Home > Blogs > "Highly unlikely" does not mean "impossible"

"Highly unlikely" does not mean "impossible"

By  Jul 18, 2009

Topics: Programming, Windows Programming

One of my programs crashed the other day in a very unexpected place.  A call to System.Threading.ConcurrentQueue.TryDequeue (from the Parallel Extensions to .NET) resulted in an OverflowException being thrown.  Investigation revealed a pretty serious bug in the System.Random constructor.

Following the exception stack trace, I found that it attempts to create an instance of System.Random, and the exception occurred in a method that it called. The System.Random default constructor is quite simple. Translating the IL code to C# would look like this:

    public Random() 
      : this(System.Environment.TickCount)

Documentation for System.Random(Int32 seed) says that it will throw OverflowException if the number passed in the seed parameter is equal to Int32.MinValue.

Documentation for Environment.TickCount says:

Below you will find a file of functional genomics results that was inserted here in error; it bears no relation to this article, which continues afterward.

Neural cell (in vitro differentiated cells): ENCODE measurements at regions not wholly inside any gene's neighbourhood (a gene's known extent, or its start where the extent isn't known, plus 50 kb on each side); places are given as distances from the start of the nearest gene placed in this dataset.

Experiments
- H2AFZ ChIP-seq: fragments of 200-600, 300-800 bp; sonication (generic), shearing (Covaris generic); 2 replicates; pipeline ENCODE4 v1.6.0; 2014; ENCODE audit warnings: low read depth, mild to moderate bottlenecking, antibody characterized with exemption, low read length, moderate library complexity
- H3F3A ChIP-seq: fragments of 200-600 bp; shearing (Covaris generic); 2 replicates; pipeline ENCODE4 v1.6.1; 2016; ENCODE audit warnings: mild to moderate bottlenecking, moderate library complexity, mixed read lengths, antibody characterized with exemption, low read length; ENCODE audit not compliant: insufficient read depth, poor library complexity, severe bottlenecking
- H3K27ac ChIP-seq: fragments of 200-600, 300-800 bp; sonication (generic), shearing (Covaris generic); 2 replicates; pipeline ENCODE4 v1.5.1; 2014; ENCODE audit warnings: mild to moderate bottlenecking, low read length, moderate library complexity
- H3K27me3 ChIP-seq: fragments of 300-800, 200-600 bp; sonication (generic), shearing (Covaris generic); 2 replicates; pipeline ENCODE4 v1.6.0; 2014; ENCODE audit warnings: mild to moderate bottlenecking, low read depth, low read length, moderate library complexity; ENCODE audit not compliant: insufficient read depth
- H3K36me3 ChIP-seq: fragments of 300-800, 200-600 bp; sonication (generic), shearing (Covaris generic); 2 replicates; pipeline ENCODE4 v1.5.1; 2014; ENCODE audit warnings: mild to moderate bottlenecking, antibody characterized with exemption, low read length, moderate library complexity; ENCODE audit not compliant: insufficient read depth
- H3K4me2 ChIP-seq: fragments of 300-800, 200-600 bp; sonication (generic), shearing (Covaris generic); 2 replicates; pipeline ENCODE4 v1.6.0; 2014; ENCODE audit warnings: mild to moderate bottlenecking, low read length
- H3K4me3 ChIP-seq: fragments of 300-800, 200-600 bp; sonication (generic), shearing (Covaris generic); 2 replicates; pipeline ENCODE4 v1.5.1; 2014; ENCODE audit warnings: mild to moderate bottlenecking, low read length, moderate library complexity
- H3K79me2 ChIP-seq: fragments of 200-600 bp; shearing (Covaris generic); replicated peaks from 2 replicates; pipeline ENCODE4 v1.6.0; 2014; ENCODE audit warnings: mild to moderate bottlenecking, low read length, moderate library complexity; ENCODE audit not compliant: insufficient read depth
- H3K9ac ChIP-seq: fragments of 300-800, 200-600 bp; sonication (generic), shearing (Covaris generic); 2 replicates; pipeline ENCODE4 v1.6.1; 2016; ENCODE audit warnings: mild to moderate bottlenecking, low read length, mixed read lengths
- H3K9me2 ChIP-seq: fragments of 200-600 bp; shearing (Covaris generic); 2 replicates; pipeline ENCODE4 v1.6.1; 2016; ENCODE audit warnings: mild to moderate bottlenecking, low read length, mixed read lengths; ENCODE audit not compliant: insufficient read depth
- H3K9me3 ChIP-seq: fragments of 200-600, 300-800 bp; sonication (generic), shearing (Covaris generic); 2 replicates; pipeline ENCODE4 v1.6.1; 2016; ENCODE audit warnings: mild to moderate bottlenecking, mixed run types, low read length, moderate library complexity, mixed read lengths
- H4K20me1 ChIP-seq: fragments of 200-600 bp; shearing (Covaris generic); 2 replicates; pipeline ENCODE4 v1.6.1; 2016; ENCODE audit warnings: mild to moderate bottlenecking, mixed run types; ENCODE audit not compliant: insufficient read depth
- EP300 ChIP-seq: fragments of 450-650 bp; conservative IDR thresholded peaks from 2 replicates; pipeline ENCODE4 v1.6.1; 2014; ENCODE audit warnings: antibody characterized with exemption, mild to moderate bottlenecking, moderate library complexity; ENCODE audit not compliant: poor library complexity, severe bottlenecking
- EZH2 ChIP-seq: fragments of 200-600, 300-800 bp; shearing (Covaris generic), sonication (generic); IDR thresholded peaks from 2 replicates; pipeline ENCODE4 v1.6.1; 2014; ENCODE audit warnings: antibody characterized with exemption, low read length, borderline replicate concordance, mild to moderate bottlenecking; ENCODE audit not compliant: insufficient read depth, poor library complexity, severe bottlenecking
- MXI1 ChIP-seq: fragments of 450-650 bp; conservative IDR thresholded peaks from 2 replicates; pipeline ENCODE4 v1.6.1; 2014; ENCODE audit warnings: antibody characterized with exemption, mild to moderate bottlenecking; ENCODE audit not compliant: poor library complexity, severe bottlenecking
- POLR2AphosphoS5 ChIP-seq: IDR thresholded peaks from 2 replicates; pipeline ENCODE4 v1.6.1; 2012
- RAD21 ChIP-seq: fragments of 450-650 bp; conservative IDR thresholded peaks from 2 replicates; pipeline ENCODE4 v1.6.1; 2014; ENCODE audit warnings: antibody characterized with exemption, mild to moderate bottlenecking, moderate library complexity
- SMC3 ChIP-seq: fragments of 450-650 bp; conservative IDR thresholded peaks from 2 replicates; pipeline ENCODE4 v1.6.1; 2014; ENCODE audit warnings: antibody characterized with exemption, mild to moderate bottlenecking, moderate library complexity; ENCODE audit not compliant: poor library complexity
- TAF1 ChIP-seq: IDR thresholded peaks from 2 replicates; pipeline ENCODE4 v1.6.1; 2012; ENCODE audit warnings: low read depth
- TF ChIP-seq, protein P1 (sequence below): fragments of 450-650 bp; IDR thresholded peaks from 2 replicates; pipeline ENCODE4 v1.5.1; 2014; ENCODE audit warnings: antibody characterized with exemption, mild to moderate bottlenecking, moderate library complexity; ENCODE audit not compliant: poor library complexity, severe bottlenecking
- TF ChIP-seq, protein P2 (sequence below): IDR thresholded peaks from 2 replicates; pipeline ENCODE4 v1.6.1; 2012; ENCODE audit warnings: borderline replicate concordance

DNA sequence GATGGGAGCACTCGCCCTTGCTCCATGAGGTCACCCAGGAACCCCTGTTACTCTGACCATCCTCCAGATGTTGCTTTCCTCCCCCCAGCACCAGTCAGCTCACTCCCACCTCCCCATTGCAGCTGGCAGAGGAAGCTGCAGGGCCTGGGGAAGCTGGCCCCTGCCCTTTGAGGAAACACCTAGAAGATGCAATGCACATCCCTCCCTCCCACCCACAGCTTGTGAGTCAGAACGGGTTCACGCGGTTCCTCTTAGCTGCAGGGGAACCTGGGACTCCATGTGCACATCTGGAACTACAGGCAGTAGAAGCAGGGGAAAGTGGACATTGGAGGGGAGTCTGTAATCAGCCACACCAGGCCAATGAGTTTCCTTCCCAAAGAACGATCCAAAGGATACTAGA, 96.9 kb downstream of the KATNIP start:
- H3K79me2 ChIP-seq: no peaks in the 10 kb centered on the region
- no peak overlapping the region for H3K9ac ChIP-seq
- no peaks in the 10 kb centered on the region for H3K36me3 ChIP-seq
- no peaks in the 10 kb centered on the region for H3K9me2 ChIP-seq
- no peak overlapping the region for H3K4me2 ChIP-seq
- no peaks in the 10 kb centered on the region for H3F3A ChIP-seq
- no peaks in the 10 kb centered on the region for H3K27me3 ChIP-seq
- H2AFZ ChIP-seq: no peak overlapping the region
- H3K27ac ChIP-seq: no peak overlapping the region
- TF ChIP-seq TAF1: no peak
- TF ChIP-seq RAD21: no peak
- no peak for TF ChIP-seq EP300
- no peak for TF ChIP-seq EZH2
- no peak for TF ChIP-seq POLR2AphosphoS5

The value of this property is derived from the system timer and is stored as a 32-bit signed integer. Consequently, if the system runs continuously, TickCount will increment from zero to Int32.MaxValue for approximately 24.9 days, then jump to Int32.MinValue, which is a negative number, then increment back to zero during the next 24.9 days.

So, if your program just happens to call the default Random constructor during that one-millisecond period when TickCount is equal to Int.MinValue, the constructor will throw OverflowException.

Granted, it's pretty hard to encounter this bug: the system has to be running for 24.9 days, and your program has to call Random during that one millisecond window. But highly unlikely isn't the same as impossible, as my program's crash proves.

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